Implications for Practice in the Second Research Approach

Research approach 2 deals with methods and/or development, including best practice for inclusion and social and academic participation for individuals with ASC in school and society. For example, Chung et al. (2012) emphasized the importance of interaction opportunities being carefully planned rather than haphazardly hoped for, when dealing with students using ACC. In addition, the authors argued that students must have ongoing access to functional and appropriate AAC systems, be equipped to be active communicators, and be supported by staff with high expectations and a desire for meaningful interactions among the students with whom they work (Chung et al. 2012). In accord with this research approach, Watkins et al. (2015) systematically examined research on PMI in their article, suggesting that it provides a promising approach for promoting social interaction between students with ASC and their peers in inclusive settings.

Foster and Pearson (2012), meaning inclusion as physical placement in mainstream classes, leading to social participation (B), reported that inclusivity did not improve educational or functional outcomes for students with ASC, concluding that, in essence, schools have failed to meet their obligations to these young people. The authors emphasized the need for better instruments to evaluate education outcomes among this student group, calling for a more comprehensive understanding of inclusivity and other potential measures of educational quality, while noting that this may have to wait for both better data and methods. Rosso (2016) also called for future developments of better coaching strategies for students with ASC, using the case of PE. In addition, Rosso (2016) advocates for measurements of this type of education, as well as the investigation of motivational strategies for adolescents with ASC. Like Foster and Pearson (2012), Taheri et al. (2017) examined parents’ perspectives, suggesting the importance of efforts to develop the social skill level of both parents and children, in accord with the finding that parental social skill level has an indirect effect on children.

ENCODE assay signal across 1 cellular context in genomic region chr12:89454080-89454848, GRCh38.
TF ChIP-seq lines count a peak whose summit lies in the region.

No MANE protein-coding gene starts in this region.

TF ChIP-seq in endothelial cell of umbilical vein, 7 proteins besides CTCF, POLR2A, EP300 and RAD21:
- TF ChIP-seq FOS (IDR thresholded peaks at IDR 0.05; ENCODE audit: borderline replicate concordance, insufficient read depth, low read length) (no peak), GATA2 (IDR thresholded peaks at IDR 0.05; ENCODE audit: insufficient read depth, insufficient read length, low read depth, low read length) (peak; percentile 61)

Third Research Approach: Teachers’ Perspectives, Approaches, and Training

Studies utilizing the third research approach focused on the role of the teacher, including teachers’ approaches with and expectations of students with ASC, which was the reported purpose of both of the reviewed articles using this research approach. In one study, Cameron and Cook (2013) reported that teachers typically aimed for students with ASC to develop socially, make friends and interact with their peers, and tended to emphasize the beneficial effects of inclusive education for all students. Teachers were also adamant about the goal of supporting TD students to behave in a more accepting way towards students with disabilities. To support all students to improve their behavioral skills was emphasized by teachers as one of the most important goals. However, teachers felt that they had lower expectations regarding their own ability to engender positive outcomes for included students with severe disabilities. Teachers reported that the attention to the academic instruction of students with disabilities distracted from the teaching of “core” students. Generally, teachers in the study assumed that students with disabilities were not the responsibility of the general education system, which, according to the researchers, unsurprisingly showed that teachers generally professed a lack of knowledge about educating students with severe disabilities (Cameron and Cook 2013).